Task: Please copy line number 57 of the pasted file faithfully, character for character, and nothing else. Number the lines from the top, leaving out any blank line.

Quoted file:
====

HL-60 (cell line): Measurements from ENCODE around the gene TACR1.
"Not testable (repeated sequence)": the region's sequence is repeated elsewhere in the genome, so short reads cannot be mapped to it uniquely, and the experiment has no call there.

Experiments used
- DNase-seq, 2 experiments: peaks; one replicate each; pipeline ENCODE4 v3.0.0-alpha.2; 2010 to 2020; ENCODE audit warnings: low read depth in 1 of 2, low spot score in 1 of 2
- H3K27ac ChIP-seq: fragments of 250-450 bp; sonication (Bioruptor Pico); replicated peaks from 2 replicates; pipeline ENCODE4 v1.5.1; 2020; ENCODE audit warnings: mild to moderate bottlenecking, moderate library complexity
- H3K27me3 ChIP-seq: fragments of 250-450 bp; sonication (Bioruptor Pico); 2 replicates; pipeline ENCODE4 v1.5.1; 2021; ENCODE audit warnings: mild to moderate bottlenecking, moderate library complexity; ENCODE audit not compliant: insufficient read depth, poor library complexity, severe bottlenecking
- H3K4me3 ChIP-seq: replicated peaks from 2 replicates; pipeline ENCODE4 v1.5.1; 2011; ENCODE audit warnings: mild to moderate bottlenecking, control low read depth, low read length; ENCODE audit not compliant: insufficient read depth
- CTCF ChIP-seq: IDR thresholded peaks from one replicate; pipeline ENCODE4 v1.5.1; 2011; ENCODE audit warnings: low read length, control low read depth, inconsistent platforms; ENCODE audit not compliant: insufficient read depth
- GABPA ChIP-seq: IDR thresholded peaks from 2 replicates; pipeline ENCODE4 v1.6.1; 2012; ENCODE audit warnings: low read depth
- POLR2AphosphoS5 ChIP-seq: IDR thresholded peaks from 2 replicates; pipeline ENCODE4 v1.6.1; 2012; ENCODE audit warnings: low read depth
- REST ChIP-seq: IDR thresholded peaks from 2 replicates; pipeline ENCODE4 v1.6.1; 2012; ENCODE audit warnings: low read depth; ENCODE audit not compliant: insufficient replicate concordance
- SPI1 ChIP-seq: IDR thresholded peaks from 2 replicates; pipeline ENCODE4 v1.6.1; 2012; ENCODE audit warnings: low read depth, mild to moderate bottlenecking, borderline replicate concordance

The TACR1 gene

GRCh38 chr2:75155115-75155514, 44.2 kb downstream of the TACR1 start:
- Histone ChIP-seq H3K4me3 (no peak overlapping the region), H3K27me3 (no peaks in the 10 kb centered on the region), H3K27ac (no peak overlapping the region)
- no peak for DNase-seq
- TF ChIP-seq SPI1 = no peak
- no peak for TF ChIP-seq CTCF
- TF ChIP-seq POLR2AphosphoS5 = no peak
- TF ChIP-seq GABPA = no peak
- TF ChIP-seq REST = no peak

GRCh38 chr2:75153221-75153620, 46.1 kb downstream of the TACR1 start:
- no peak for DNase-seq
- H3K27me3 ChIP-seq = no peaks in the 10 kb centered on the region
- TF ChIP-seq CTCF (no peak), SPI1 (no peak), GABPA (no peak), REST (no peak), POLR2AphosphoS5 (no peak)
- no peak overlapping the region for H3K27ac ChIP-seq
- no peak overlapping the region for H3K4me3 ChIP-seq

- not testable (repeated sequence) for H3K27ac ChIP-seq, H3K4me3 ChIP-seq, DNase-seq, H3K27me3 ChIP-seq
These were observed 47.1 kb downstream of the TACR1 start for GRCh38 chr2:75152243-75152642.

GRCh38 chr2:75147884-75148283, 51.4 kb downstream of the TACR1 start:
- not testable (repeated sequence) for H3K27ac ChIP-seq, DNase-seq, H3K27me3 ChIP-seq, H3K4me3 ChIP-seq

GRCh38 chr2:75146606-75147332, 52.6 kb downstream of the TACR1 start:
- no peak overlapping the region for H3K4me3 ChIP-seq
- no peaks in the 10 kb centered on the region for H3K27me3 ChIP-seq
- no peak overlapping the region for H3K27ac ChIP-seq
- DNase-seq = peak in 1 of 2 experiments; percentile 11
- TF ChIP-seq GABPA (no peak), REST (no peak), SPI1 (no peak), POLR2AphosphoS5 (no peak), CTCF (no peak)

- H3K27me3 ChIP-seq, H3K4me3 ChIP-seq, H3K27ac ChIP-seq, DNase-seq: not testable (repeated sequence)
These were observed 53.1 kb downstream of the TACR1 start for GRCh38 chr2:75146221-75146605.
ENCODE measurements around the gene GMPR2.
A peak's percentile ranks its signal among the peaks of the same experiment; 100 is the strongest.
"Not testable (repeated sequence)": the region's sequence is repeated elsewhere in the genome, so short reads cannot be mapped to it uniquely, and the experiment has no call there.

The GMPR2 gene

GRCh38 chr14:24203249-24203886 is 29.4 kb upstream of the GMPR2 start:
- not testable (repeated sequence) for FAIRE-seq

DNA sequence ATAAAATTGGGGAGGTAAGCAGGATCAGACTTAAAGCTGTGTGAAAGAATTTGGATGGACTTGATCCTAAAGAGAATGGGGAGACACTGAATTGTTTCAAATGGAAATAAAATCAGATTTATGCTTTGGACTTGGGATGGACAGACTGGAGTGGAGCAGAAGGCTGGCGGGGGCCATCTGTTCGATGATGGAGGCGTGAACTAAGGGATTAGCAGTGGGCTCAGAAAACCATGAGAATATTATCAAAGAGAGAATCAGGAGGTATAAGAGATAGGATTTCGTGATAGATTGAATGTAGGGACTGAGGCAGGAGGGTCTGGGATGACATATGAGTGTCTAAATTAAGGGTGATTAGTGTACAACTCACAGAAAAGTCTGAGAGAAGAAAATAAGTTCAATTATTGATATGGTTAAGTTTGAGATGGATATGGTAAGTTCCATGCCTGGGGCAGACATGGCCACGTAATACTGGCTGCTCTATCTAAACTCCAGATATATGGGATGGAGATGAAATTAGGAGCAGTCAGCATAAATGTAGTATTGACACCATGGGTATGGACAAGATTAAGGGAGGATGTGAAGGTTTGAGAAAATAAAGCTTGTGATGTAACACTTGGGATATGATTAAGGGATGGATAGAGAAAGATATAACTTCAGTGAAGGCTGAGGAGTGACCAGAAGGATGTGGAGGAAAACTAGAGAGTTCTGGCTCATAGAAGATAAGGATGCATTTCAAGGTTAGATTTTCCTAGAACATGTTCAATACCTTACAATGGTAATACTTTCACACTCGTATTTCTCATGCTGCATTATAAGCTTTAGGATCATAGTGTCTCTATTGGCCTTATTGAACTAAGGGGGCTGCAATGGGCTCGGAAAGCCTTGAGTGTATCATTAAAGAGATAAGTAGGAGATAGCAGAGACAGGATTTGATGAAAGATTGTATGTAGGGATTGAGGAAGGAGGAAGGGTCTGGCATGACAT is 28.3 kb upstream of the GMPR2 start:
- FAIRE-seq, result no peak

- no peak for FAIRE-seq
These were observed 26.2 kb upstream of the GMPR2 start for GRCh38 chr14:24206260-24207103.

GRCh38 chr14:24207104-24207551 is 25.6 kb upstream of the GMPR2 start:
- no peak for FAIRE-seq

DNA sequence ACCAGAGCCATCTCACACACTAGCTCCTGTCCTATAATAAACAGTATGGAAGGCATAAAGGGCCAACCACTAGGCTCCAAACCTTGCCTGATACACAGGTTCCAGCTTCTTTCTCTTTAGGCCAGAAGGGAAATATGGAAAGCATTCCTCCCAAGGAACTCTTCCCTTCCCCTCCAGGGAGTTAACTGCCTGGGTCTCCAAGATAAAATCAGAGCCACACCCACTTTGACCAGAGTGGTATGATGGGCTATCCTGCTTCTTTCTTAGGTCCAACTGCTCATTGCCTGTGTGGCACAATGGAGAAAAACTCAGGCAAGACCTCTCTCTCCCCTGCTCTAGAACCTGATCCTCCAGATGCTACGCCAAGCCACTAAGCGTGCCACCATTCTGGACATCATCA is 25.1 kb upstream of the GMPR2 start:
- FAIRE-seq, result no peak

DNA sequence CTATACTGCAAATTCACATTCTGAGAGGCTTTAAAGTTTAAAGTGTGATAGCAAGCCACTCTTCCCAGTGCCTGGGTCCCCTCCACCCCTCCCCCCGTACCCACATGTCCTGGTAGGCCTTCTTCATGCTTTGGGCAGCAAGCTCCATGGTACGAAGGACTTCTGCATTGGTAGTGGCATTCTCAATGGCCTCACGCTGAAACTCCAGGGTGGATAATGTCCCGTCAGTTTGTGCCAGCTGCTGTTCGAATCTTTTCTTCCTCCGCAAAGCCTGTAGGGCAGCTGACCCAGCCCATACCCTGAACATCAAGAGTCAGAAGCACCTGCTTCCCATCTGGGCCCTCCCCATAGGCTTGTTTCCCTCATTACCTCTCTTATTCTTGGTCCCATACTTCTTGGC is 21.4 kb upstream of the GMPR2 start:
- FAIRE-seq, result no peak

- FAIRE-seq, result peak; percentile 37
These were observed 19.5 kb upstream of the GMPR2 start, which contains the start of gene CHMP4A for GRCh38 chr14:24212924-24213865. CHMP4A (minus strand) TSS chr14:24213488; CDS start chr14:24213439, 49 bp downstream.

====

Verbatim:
These were observed 19.5 kb upstream of the GMPR2 start, which contains the start of gene CHMP4A for GRCh38 chr14:24212924-24213865. CHMP4A (minus strand) TSS chr14:24213488; CDS start chr14:24213439, 49 bp downstream.